ARISTO of Pella

ARISTO of Pella ARISTION 1st-2nd c., Disciple of the Lord, according to Papias in the prologue to his Explanations of the Lord’s Sayings see Eus., HE III 39,4; see also Jerome, Vir. ill. 18. The interpretation of the titles and functions of the various people listed by Papias as sources of his work, however, is disputed, although we know that Aristion was frequently mentioned in it see Eus., HE III 39,7. Papias may have thought that Aristion was still alive: the prologue speaks of him and of the presbyter John in the present, but of others in the past. In Eusebius’s citations and paraphrases of Papias, Aristion’s name is always associated with John’s HE III 39,4.5.7.14. It is doubtful that Aristion was the homonymous first bishop of Smyrna mentioned in Apos. Con. VII 46,8. The Roman Martyrology records Aristion on 22 February as the bishop of Salamis in Cyprus. Isolated and unconfirmed early evidence attributes to Aristion the account of the miracle of Joseph Barsabbas the Just cited by Papias see Eus., HE III 39,9 and the ending of Mark’s gospel Mk 16:9-20: recent attributions to Aristion of the Johannine pericope on adultery Jn 8:1-10 or the letter to the Hebrews are both hypothetical and unfounded. ARISTO of Pella 2nd c.. Christian writer active in the mid 2nd c. Eusebius of Caesarea HE IV 6,3 cites him as a source for his account of the repression of the Jewish revolt led by Bar Kokhba AD 132135 and the consequent interdiction of Jerusalem imposed by Hadrian on the Jews. In the 6th c. John of Scythopolis, in a scholium to ps.-Dionysius Myst. 1,3; see CPG 6852, cites a Dialogue dialexis between Papiscus and Jason, in which mention is made of the seven heavens; he attributes it to Aristo, in contrast with Clement of Alexandria, who attributed it to St. Luke. The reliability of John of Scythopolis’s attribution has been and is still debated, since the work, lost to us, is known as an anonymous writing in the testimonies of the pagan Celsus and Origen see Contra Cels. IV 52-53, who calls it a Dispute antilogia, and of the Christian Celsus, who translated the work into Latin perhaps in the 3rd c., probably in Africa. Among the ps.-Cyprianine writings there is a letter in which Celsus dedicated his translation to a bishop Vigilius see CPL 67: the translated work is called a scriptura concertationis Ad Vig. 8. Jerome, who read the work in the original Greek version and cites it as an altercatio, also did not know how to attribute authorship Quaest. Hebr. Gen. 1,1; Comm. in Gal. 3,14. The work can be located at the origins of Christian anti-Jewish apologetic literature, which particularly made use of the forms of dialogue. According to the evidence of the work’s translator, Celsus, the debate ended with the complete victory of Jason, a Jewish Christian, over Papiscus, a Jew of Alexandria, who was then converted and baptized. Against the disparaging criticism of the pagan Celsus, Origen acknowledged the scant value of the exegetical argumentation adopted in the dispute, but he also appreciated the Jew’s proud consciousness of the dignity of his convictions. The subject of the dispute was esp. the applicability of the OT prophecies about Christ to Jesus. Jerome was interested in the work because, with regard to Gen 1:1 and Deut 21:23, it provided further evidence of the difference of the Greek versions from the Hebrew biblical text. In support of the work’s anonymity, the hypothesis has been put forward that it reproduces the rapid transcription of a public discussion that perhaps occurred at Alexandria. The main argument in favor of a coincidence of the dispute with Aristo’s work referred to by Eusebius is based on the reuse of the historical data of the sending away of the Jews from Jerusalem in anti-Jewish polemical works see Tert., Ad Iud. 13,3-4, according to an apologetic and polemical model that Aristo would in fact have already experimented with. An alternative to this hypothesis is the proposal that recognizes in the source cited by Eusebius the author of a historical work; this is also suggested by Late Antique and Medieval evidence, such as Moses of Khorene, Hist. Arm. 2,60, and Nicephorus Callistus, Eccl. Hist. 3,24, although they depend on Eusebius. The information referred by the Chronicon Paschale to the year 134, according to which Aristo submitted an apology to Hadrian, is probably the result of a contamination of Eusebius’s information regarding Aristo and Eusebius, HE IV 3,3. CPG 1101; E. Schürer, Storia del popolo giudaico al tempo di Gesù Cristo 175 a.C.135 d.C. I, Brescia 1985, 68-71 orig. ed.: Edinburgh 1973; H. Schreckenberg, Die christlichen AdversusJudaeos-Texte und ihr literarisches und historisches Umfeld 1.-11. Jh., Frankfurt a. Main – Bern 4 1999, 180; J. Wehnert, Die Auswanderung der Jerusalemer Christen nach Pella – historisches Faktum oder theologische Konstruktion?: ZKG 102 19912 231- 255 esp. 254-255; G. Otranto, La Disputa tra Giasone e Papisco sul Cristo falsamente attribuita ad Aristone di Pella: VetChr 33 1996 337-351.Alexander the Great – LEARNING FROM ARISTOTLE travelquaz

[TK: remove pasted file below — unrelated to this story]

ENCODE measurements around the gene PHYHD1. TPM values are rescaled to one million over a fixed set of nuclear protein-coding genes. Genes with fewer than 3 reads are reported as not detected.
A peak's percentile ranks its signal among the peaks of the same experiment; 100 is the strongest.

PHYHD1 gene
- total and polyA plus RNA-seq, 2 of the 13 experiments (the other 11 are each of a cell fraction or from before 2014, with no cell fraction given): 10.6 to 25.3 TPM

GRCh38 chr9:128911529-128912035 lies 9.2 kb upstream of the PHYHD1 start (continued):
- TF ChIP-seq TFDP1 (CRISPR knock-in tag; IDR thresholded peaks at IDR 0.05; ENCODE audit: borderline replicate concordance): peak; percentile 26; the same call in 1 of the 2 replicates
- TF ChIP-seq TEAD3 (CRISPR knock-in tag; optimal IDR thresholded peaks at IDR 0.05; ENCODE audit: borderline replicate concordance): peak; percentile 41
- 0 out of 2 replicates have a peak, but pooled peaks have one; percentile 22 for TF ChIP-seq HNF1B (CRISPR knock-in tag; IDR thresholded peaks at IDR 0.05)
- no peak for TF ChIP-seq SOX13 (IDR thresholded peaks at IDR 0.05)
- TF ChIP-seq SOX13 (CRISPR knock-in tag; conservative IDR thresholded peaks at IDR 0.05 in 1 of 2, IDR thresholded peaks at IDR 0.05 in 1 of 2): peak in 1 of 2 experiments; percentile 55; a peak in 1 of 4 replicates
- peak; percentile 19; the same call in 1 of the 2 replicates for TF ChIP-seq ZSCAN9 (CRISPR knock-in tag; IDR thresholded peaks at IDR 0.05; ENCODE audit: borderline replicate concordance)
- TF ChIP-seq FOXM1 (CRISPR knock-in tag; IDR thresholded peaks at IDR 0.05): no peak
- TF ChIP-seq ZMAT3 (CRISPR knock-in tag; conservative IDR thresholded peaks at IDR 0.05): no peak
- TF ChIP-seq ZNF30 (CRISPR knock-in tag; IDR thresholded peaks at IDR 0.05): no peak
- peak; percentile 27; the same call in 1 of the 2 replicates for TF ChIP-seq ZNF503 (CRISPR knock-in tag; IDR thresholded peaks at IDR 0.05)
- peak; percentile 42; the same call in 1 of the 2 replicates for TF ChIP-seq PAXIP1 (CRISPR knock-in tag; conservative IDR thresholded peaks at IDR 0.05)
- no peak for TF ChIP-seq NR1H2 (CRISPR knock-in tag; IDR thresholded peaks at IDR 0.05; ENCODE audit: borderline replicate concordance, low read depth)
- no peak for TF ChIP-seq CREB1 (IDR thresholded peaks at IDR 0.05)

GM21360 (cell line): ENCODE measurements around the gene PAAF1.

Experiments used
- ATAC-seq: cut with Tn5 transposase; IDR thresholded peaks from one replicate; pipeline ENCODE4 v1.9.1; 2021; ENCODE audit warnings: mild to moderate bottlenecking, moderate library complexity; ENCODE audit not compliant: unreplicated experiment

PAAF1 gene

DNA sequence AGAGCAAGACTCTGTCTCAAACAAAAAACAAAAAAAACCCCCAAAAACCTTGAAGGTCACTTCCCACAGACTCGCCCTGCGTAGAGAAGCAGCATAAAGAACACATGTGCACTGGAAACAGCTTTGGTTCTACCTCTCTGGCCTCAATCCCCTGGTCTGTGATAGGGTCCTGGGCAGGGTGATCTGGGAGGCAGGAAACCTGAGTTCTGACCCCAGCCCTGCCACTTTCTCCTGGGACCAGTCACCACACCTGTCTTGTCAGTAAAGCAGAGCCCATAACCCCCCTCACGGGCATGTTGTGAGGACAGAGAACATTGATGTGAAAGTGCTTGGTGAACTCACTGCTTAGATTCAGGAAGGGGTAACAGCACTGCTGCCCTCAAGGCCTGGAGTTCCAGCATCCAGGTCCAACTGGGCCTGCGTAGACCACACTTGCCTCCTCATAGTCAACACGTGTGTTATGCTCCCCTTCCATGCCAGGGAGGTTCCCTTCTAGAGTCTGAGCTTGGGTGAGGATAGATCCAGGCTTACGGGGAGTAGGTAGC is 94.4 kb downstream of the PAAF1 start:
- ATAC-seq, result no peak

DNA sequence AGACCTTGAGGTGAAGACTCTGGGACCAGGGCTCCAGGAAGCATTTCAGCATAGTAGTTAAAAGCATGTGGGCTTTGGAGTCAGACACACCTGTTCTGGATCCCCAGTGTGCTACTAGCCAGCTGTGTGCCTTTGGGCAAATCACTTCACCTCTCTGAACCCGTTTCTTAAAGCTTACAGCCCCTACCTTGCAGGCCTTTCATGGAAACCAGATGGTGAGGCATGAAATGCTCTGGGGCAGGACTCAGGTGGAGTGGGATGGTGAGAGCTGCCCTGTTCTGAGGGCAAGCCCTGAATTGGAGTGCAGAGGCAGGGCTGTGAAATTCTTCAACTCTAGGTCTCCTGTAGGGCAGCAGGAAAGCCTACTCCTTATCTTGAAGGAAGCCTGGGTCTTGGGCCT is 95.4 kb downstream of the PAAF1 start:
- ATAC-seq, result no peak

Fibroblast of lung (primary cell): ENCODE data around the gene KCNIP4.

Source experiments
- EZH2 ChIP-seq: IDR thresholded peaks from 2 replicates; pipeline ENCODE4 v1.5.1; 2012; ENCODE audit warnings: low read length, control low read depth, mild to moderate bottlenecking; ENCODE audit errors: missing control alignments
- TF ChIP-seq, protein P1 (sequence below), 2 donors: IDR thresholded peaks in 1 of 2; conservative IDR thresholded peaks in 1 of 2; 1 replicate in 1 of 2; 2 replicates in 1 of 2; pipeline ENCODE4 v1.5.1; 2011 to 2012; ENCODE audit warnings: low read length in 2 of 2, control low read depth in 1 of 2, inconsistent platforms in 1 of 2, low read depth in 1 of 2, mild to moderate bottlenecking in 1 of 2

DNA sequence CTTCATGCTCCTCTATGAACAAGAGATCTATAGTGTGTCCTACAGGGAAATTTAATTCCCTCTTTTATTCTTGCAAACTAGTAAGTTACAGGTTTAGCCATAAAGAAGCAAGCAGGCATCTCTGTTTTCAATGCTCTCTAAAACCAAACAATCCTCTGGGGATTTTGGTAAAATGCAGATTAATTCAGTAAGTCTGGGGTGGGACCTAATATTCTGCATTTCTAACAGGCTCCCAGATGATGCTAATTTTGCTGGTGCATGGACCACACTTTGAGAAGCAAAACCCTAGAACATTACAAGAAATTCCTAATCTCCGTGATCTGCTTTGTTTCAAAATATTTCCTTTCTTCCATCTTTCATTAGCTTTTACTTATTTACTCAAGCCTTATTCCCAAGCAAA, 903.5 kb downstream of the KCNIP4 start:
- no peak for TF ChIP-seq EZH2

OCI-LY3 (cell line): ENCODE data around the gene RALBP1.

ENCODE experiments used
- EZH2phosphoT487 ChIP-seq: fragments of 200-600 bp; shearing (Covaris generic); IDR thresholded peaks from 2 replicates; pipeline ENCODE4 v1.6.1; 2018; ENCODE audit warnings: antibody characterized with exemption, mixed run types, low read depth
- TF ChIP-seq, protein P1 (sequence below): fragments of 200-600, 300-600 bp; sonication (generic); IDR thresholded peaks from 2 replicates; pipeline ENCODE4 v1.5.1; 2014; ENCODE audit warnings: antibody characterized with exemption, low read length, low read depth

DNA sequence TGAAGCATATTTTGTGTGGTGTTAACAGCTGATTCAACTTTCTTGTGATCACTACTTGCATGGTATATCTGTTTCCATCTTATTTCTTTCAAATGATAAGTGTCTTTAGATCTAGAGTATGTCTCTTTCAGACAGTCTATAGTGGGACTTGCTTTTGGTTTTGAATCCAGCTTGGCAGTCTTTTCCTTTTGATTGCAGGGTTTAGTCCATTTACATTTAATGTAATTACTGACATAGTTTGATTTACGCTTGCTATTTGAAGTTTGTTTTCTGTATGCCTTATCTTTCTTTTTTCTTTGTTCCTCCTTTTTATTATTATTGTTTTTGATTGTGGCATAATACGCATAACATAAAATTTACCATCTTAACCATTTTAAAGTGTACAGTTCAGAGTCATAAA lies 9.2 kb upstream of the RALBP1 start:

ARISTO of Pella

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